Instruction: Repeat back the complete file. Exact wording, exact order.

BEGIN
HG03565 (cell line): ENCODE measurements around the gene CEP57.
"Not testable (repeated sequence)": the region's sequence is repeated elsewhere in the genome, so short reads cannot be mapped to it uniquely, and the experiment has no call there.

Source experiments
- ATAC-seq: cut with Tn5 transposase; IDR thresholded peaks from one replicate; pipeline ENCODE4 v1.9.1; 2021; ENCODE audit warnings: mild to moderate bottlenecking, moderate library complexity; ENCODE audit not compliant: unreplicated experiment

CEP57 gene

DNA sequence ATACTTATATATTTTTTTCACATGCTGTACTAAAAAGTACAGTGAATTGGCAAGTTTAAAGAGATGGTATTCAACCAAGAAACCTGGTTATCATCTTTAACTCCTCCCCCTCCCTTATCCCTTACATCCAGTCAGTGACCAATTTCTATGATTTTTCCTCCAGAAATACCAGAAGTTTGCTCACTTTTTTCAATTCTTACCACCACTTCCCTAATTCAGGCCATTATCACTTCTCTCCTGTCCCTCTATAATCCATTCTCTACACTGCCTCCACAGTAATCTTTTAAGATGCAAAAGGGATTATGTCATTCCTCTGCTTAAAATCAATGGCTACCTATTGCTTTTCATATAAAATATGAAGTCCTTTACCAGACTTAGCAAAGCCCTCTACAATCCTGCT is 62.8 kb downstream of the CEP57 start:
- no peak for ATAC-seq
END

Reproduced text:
HG03565 (cell line): ENCODE measurements around the gene CEP57.
"Not testable (repeated sequence)": the region's sequence is repeated elsewhere in the genome, so short reads cannot be mapped to it uniquely, and the experiment has no call there.

Source experiments
- ATAC-seq: cut with Tn5 transposase; IDR thresholded peaks from one replicate; pipeline ENCODE4 v1.9.1; 2021; ENCODE audit warnings: mild to moderate bottlenecking, moderate library complexity; ENCODE audit not compliant: unreplicated experiment

CEP57 gene

DNA sequence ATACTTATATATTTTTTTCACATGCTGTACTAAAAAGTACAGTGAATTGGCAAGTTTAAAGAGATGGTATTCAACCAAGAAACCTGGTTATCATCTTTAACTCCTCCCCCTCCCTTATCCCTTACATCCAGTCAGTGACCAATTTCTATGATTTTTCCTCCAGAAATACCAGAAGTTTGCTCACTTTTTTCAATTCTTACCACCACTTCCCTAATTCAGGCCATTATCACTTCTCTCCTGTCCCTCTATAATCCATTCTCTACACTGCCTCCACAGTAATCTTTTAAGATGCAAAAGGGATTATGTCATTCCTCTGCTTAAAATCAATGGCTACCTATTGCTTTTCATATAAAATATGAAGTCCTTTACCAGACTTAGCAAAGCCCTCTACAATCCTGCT is 62.8 kb downstream of the CEP57 start:
- no peak for ATAC-seq